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Neck tattoos are here to stay in the Air Force. But still no beards

The Air Force updated its rulebook for uniforms, including tattoos, walking with coffee and nail polish guidelines. But no sign of beards.
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The Air Force's latest update to its uniform regulation allows more leniant tattoo rules, walking with coffee and clearer guidance on nail polish. Photo by Army Private Carlynn M. Knaak.

In the Air Force, you can now officially have tattoos on your neck, drink your coffee while walking and not salute your boss when you drop your kids off at daycare, according to newly updated dress and appearance regulations released Thursday.

But you still can’t grow a beard.

The Air Force released an update on Feb. 29 to its 150-page rulebook known as DAFI 36-2903 that governs the uniforms, appearance and grooming standards of all Air Force members. Though the revised regulation has no brand new rules, according to an Air Force spokesperson, it permanently adopts about two dozen changes and clarifications on uniforms and grooming that the services has approved over the last two years.

Those include more lenient rules on tattoos, including for the hands and neck. In both cases, a tattoo must be smaller than an inch in any direction. Neck tattoos must be on the back of the neck, while Airman can have one tattoo on each hand, plus a single ring tattoo.

“We’ve reviewed the policy in whole to make certain we are communicating standards clearly, making it an easier tool for commanders, supervisors, Airmen and Guardians,” said Lt. Gen. Caroline Miller, deputy chief of staff for Manpower, Personnel and Services. “Revisions were made over a number of years, but we felt the need to revisit the entire document to remove redundancies, out-of-date information and decrease subjectivity.”

The updated rules cover a number of minor issues like the wear of specific badges, nametags, and morale shirts, but one rule change could start affecting many airmen the next time they walk across a parking lot while still finishing their morning coffee.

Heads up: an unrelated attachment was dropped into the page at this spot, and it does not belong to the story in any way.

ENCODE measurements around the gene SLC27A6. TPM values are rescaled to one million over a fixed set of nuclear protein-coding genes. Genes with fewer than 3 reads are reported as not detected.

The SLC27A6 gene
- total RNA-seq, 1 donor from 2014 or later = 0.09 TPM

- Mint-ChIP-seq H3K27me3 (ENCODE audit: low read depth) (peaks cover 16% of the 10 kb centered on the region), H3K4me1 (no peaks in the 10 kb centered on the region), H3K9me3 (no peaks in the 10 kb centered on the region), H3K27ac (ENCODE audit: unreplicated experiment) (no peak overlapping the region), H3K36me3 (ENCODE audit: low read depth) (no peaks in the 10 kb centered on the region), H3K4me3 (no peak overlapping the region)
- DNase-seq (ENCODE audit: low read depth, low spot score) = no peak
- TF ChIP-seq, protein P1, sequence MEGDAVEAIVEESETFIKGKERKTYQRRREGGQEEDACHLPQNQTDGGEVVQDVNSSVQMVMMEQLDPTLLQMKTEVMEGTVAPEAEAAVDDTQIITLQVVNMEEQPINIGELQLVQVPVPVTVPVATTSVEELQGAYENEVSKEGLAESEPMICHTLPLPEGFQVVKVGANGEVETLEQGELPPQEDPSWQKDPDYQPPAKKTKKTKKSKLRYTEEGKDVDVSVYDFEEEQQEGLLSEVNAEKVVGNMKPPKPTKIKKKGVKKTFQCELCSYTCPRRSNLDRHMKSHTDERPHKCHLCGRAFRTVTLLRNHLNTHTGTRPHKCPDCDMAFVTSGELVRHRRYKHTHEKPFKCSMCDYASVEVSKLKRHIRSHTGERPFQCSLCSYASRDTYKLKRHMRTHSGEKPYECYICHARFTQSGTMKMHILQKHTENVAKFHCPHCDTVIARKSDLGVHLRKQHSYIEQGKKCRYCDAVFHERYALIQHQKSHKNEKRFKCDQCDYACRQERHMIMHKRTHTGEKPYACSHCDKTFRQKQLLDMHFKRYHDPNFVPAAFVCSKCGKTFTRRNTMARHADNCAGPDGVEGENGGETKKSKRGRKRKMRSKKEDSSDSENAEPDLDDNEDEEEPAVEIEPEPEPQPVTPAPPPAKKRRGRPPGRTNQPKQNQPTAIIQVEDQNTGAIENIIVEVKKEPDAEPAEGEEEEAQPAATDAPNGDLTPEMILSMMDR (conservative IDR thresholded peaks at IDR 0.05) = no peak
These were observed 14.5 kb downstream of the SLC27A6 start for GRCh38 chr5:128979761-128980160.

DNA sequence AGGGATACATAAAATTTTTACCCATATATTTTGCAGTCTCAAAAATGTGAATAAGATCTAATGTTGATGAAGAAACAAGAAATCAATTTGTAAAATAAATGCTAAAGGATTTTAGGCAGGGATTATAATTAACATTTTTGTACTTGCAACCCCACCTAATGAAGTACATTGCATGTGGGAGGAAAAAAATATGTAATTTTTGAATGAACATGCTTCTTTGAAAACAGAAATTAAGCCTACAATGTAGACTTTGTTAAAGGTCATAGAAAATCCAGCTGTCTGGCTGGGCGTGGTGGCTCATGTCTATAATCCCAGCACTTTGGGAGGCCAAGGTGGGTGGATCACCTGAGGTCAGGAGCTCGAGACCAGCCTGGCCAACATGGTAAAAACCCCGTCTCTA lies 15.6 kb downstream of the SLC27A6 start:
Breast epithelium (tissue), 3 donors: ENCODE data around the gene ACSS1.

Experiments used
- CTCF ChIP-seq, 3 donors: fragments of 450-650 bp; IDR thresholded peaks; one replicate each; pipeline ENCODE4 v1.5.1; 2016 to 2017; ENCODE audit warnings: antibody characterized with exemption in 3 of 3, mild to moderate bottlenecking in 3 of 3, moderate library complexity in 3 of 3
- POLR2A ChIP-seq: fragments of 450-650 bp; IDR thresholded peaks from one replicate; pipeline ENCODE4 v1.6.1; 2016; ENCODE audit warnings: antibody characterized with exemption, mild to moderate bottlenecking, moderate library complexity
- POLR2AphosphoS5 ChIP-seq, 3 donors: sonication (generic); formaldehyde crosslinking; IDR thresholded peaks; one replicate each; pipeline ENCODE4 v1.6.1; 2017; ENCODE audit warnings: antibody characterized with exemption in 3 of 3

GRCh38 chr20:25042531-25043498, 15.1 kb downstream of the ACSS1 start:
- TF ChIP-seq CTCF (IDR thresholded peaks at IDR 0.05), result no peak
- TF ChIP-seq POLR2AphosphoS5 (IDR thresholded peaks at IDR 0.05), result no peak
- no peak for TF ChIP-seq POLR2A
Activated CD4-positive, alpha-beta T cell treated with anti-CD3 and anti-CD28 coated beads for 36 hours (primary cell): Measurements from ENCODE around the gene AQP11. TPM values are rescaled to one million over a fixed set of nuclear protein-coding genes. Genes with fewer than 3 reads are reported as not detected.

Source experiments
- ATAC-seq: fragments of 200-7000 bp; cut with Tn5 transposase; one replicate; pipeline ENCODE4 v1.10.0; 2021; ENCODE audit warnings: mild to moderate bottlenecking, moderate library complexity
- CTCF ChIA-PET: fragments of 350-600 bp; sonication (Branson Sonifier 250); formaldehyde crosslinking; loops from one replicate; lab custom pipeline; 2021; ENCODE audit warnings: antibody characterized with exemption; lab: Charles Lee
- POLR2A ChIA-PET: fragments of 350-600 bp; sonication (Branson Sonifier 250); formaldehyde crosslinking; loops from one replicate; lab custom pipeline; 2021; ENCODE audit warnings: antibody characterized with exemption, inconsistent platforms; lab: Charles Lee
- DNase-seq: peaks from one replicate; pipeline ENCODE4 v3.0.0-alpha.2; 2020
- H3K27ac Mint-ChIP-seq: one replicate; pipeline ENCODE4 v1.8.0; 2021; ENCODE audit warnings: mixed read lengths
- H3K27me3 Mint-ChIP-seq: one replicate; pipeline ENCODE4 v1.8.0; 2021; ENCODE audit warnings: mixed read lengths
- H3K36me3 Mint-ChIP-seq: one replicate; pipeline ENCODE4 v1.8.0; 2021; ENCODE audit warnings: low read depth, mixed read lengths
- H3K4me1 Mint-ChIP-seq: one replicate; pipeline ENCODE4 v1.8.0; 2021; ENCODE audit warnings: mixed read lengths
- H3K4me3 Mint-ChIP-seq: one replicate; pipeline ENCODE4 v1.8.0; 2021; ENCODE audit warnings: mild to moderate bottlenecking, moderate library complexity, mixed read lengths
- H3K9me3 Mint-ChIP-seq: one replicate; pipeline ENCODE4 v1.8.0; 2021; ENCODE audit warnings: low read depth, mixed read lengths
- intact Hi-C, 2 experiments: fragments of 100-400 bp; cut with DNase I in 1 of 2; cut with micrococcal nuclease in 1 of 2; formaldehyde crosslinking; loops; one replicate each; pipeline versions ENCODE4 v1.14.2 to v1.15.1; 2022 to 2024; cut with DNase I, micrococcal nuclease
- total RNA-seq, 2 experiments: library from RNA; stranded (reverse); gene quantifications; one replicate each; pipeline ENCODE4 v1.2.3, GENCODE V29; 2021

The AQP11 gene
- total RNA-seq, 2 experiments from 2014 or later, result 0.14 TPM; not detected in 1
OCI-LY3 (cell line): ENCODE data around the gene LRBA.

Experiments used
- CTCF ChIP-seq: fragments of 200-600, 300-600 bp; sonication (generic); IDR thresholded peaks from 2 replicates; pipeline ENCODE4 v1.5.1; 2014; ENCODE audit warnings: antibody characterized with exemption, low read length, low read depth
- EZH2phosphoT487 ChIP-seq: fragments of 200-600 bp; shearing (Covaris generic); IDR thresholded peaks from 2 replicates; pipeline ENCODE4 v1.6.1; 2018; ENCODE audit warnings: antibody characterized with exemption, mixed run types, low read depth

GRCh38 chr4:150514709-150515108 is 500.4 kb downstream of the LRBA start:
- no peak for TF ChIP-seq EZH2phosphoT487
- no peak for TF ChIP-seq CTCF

You can now drink a beverage while walking in uniform, Air Force spokesperson Master Sgt. Deana Heitzman told Task & Purpose.

“Previously all you could walk with was water,” said Heitzman. “This lets you drink coffee, energy drinks, soda, fun stuff like that.”

Several other changes clarified or adjusted rules that applied only to women, including:

  • Women can now wear slacks rather than skirts with the ‘mess dress,’ a formal uniform rarely worn on duty but often required at official events and ceremonies.
  • Pregnant airman can now wear some commercially-produced cold weather gear.
  • Headgear rules now include a note on a change in military courtesies, noting that on-base child and day care facilities are now “designated as ‘no-hat, no-salute’ areas.”

“This was a big finding that came out of a barrier analysis working group,” said Heitzman, referring to a working committee that examined uniform and other rules that disproportionately impacted women. “It’s hard to worry about rendering a salute when you have two kids in your hands.”

A chart in an updated DAFI 36-2903 regulation provides a visual key for approved and unapproved nail polish.

The regulation also now contains an updated chart on permitted nail polish colors. While previous versions contained only vague language about “subdued” hues, the new regs include a full-color chart of 60 approved colors, ranging from various skin tones to dark pink to an olive green. However, a second chart makes clear that brighter colors and nails with designs sparkles or designs are ruled out.

But missing from the update was any hint that the Air Force might soon relent on beards, a longtime desire among many.

“Beards were not approved in the 102nd Uniform Board, which happened in March 2023,” an official statement said. “Reasons provided to support beards rested on concerns that wearing a beard causes disparity in our ranks. To combat the disparity, we opened career fields except for those with Occupational and Health and Administration requirements, eliminating assignment limitations for those with approved accommodations and expanding opportunities to Airmen with accommodations. We continue to review and approve (where appropriate) medical and religious accommodation requests to wear beards.”

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